Calvin McGhee left Detroit for 'a better environment' for son Kevin. (Ricardo Thomas / The Detroit News)
Calvin McGhee’s son was in kindergarten when the Detroit native decided the city wasn’t the best place to raise a child.
Despite his own deep ties to Detroit, McGhee couldn’t see it as an option for Kevin. His neighborhood off Kelly and State Fair was once a haven filled with city firefighters and police officers, but it succumbed to the same toxins — drugs, crime and abandonment — that spurred an exodus of families in the 2000s.
Many of those poured into Warren, Eastpointe and Roseville as parents sought a better life for their kids. McGhee, 48, resisted at first, staying in Detroit and sending Kevin to a charter school.
But then someone tried to break into his house in 2010 while McGhee was inside.
He called police; they came the next morning.
“The next day I bought a shotgun,” he said.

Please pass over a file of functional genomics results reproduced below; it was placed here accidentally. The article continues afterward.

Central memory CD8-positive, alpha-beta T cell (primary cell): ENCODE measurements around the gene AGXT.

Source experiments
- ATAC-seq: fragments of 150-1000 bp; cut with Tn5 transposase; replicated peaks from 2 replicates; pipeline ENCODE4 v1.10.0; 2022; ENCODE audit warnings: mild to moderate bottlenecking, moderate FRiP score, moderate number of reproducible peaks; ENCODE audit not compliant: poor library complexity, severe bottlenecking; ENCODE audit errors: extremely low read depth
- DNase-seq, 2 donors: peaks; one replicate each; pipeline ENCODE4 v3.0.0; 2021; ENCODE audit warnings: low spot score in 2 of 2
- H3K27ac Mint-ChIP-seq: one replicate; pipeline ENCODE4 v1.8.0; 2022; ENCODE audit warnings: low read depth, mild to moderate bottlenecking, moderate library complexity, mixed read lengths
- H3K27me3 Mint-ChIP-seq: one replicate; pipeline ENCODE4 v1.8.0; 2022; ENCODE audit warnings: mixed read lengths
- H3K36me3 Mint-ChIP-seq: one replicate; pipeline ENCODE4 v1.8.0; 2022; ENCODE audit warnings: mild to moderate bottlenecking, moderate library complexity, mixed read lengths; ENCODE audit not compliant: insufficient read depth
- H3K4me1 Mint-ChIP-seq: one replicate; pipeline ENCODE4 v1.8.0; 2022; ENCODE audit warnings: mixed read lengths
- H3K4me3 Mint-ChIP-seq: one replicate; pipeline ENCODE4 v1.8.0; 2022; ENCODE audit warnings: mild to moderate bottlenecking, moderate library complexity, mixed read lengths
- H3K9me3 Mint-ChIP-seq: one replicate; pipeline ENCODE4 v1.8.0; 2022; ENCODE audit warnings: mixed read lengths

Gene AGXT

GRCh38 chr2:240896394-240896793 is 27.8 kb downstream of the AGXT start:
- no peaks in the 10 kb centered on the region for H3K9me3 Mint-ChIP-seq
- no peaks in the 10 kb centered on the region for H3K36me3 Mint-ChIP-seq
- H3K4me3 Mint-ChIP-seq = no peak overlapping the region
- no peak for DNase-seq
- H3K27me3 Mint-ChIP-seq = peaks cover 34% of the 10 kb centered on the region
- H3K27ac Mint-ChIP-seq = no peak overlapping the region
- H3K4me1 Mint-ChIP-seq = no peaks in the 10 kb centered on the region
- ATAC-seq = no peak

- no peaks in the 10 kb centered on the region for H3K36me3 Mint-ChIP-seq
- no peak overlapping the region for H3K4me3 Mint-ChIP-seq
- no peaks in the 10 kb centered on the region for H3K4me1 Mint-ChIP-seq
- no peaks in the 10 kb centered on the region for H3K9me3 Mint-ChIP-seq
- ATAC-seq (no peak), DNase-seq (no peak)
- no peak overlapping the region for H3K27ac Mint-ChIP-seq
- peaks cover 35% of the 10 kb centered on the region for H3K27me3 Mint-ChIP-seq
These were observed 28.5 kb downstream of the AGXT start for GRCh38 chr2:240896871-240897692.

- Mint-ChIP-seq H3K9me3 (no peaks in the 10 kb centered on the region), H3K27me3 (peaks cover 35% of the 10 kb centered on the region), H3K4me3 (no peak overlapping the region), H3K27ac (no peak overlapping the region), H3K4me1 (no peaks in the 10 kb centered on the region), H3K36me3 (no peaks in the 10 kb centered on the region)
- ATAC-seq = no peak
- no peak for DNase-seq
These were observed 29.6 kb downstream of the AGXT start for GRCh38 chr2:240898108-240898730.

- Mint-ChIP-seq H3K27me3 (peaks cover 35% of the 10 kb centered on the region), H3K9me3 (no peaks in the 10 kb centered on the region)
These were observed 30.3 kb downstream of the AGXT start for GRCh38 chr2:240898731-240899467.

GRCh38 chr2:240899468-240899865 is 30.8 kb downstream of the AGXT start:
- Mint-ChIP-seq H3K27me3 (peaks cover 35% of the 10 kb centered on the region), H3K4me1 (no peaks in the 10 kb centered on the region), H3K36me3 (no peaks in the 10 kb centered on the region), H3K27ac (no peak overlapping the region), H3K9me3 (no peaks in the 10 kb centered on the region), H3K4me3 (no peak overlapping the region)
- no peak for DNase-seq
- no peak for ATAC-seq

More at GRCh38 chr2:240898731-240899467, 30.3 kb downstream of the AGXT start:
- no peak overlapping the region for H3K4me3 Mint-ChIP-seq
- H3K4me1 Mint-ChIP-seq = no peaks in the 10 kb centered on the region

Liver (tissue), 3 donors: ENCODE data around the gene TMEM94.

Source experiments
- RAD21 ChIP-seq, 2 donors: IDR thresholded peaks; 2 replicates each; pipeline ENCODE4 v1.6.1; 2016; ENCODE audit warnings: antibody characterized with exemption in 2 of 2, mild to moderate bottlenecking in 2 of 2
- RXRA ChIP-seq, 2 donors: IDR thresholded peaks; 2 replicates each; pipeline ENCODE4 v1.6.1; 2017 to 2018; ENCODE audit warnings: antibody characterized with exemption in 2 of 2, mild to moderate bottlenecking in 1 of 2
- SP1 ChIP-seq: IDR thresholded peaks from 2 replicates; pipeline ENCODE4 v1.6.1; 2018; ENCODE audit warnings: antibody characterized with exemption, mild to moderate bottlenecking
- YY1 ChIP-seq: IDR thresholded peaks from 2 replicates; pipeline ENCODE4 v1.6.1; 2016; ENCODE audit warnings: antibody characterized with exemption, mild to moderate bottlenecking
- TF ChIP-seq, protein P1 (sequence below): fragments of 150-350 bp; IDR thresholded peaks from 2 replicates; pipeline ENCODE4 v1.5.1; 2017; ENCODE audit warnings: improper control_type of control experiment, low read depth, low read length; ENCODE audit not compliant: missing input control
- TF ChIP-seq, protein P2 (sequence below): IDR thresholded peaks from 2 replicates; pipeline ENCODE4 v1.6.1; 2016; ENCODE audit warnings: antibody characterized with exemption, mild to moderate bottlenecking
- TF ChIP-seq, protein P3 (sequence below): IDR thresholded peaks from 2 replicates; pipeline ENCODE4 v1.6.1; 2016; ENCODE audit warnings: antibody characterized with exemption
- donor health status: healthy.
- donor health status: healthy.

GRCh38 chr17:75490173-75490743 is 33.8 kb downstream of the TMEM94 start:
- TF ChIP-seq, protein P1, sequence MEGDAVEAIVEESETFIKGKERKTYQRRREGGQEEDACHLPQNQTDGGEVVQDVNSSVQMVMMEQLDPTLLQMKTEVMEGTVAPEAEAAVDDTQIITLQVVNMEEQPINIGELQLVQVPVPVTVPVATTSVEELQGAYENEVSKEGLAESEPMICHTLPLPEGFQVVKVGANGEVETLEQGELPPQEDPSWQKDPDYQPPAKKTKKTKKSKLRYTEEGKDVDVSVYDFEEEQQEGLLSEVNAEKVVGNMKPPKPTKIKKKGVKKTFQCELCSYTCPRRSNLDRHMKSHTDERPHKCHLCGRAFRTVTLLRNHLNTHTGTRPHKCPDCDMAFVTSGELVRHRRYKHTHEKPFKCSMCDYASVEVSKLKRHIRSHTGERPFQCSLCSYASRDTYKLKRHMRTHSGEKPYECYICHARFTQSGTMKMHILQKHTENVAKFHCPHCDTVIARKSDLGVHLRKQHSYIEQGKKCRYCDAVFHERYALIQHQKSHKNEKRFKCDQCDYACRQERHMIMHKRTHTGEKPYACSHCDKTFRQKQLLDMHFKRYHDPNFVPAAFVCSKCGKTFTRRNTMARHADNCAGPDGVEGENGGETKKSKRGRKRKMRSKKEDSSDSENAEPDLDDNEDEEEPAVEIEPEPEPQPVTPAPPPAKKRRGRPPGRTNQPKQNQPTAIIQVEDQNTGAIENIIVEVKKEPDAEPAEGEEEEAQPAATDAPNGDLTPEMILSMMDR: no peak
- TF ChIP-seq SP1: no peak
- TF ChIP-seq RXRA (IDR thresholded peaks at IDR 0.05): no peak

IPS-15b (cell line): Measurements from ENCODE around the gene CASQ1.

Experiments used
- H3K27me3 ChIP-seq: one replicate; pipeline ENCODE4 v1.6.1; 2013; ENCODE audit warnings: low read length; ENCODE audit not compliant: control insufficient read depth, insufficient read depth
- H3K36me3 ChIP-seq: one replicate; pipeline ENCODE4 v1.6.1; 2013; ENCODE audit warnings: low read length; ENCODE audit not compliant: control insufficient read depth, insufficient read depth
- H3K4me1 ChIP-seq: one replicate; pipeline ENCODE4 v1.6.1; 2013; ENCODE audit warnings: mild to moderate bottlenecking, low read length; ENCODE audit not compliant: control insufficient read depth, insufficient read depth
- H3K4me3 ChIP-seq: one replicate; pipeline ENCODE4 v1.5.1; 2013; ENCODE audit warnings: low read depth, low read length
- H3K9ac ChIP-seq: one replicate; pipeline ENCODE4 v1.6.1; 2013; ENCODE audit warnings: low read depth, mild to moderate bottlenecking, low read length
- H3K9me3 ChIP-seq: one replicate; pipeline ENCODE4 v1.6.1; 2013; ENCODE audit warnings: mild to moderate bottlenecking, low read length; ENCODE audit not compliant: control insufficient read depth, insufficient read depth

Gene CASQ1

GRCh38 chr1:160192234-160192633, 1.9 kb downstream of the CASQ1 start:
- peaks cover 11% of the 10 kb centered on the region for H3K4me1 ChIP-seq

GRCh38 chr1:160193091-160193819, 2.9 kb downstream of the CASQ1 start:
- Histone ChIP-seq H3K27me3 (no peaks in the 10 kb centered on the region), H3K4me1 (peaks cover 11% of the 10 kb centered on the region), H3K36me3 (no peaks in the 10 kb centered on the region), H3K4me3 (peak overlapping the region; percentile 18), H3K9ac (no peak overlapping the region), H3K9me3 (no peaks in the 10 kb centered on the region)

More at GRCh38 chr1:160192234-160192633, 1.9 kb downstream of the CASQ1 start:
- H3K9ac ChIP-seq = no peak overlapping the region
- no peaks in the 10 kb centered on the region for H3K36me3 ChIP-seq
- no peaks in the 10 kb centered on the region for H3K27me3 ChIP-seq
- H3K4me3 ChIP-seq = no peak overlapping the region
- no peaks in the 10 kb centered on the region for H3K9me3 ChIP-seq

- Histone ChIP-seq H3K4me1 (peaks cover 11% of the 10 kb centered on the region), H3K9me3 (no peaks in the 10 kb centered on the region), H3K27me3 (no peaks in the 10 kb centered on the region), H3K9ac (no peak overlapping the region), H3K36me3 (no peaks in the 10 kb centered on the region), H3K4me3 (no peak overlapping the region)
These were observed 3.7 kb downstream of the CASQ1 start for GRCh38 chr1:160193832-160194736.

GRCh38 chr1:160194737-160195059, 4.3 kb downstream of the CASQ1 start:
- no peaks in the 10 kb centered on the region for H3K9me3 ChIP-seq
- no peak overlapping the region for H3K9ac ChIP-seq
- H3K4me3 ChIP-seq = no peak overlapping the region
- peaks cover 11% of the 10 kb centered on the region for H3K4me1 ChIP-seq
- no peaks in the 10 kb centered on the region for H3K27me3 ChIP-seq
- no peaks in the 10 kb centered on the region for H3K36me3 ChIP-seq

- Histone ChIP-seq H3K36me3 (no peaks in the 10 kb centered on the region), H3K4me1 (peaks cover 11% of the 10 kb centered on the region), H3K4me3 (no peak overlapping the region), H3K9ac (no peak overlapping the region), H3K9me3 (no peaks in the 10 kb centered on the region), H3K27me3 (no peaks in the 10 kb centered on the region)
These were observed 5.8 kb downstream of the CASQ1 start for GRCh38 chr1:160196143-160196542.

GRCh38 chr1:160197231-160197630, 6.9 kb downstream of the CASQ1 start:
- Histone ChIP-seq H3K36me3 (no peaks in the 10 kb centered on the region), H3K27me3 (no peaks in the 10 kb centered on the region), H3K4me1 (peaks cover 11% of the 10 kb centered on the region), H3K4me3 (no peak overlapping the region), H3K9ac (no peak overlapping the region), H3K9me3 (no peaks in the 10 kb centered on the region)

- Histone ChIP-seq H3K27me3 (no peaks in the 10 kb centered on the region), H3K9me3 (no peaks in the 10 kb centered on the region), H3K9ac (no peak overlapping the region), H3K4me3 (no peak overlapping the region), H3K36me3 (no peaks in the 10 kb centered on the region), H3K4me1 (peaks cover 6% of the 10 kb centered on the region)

And soon after, he bought a house in St. Clair Shores.
Detroit’s schools were once factories themselves, pumping out well-educated and highly skilled students by the thousands.
Cass Tech was sending hundreds to college every year and McGhee himself took advantage of a culinary arts program at Cooley High School, turning his vocational training into a career that sent him across the country. He now is executive chef for Sodexo, running the food-service operations at the University of Michigan Dearborn.
But for more than a decade, Detroit Public Schools has been in free fall as enrollment plummeted in the face of competition from charter schools and from growing dissatisfaction with the continually cash-strapped system.
Just 10 years ago, there were more than 156,000 students spread across DPS.
Last fall, after the state took over some of the district’s worst performing schools, just over 49,168 students showed up.
More children go to charter schools in Wayne County than attend a DPS school.
And those who choose to leave Detroit are more likely to bring along a school-age child: While kids 5-17 make up less than 20 percent of the city, they comprise 30 percent of those who move to Oakland, Macomb and Washtenaw counties, census figures show.
School enrollment figures show a meteoric rise in the number of former Detroiters like Kevin McGhee sitting at desks throughout Oakland and Macomb counties.
“I had to find a better environment for my son,” McGhee said. “I wanted a better education for him.”